The second chapter deals with the story of setting up the house. He receives a letter from his father informing him that he should now start setting up his house with his wife and daughter and leave the college hostel. He goes out hunting for a house. When he finds one, he moves out of the hostel. His mother arrives with his wife and child and helps him in starting his own household. His mother, a stickler for a neat and clean and well-ordered household, trains Krishna’s wife Susila in all household matters and leaves after two months.
A period of domestic bliss starts. Susila waits for him every afternoon in the doorway every afternoon when he returns from college and serves him coffee and snacks. While she is busy preparing dinner, Krishna plays with the child and looks after her. His mother’s rigorous training has made Susila a responsible housewife. She is a “ruthless accountant” who keeps track of all the expenses. He finds that there is an autocratic strain in here, and unsuspected depths of rage when it comes to keeping accounts and managing their monthly provisions. This often leads to minor squabbles between the two. Susila is disturbed when Krishna’s mother sends an old woman from the village to help her in the kitchen so that she can devote more time to the child. An additional member in the house means more expenses and wastage, and Susila grumbles about it. But eventually, she accepts the old lady’s presence in the house. She is a firm believer in the adage that they must live within their means and save enough for the child. She has firmly decided to have just one child and does not like it when Krishna jokes about having more children. With the future in mind, she plans all their finances.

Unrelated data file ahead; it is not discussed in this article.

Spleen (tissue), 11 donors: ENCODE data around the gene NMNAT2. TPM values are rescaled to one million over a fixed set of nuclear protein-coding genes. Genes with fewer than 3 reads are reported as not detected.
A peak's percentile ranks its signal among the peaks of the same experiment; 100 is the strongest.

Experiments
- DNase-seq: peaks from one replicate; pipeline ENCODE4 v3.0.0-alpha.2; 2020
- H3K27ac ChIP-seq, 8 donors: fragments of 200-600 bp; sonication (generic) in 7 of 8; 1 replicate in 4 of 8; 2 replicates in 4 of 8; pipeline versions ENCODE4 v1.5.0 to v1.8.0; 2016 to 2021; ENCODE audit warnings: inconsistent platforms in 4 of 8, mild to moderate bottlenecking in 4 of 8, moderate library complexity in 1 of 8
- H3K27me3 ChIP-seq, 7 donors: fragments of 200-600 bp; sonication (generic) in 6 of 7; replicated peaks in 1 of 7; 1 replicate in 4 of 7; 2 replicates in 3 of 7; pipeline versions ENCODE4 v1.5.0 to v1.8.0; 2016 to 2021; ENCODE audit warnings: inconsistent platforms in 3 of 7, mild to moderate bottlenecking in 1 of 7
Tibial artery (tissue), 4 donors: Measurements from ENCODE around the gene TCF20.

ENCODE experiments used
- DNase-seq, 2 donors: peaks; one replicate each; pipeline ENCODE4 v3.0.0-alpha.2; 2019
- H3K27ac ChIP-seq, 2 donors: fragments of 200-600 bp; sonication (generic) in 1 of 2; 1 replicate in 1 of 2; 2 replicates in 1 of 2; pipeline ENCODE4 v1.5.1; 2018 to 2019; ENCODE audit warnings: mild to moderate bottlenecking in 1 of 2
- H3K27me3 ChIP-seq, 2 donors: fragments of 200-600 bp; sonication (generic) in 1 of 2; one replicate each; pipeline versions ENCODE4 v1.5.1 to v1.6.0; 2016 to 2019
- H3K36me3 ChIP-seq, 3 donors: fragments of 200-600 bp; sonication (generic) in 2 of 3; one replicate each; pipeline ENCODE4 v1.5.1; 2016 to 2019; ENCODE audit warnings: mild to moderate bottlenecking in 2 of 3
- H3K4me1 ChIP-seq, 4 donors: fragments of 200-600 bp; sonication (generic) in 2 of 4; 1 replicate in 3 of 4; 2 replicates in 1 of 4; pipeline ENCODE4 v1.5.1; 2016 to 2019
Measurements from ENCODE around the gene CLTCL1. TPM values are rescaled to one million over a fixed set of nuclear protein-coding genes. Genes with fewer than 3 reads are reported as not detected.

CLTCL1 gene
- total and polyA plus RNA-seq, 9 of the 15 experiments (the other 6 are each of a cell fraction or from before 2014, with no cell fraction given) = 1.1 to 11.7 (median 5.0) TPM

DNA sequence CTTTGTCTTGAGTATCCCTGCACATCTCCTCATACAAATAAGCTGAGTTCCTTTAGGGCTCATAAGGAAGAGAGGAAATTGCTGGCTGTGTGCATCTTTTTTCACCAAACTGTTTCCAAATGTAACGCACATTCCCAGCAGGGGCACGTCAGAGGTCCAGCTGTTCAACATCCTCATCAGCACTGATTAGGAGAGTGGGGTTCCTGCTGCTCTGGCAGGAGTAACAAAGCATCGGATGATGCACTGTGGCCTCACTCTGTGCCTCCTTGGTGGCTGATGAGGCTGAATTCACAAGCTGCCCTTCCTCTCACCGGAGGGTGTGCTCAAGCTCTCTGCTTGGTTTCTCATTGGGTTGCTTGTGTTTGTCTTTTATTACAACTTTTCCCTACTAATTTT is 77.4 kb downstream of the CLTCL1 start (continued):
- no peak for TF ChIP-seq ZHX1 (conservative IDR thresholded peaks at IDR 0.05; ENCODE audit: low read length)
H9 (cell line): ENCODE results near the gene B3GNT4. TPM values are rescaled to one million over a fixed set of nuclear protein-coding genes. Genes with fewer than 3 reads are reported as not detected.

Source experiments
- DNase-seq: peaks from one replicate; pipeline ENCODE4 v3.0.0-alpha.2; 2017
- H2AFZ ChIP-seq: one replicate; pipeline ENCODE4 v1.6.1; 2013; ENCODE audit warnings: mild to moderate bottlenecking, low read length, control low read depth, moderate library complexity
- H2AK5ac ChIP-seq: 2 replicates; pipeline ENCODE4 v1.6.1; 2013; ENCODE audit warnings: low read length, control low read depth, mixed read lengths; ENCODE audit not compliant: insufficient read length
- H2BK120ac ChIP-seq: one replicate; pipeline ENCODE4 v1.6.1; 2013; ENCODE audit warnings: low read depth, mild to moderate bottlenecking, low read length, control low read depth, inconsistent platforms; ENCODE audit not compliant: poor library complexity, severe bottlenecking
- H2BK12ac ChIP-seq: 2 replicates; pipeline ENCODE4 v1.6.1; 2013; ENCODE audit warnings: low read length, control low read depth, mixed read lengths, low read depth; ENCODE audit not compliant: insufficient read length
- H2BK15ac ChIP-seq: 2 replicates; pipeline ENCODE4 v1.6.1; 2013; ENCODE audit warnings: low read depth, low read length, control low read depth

Susila encourages Krishna to write poetry but makes fun of him as he tries to reproduce Wordsworth’s lines, “She was a phantom of delight” to please and impress her since he cannot hit upon any subject to give vent to his poetic aspirations. She accuses him of copying and urges him to be original.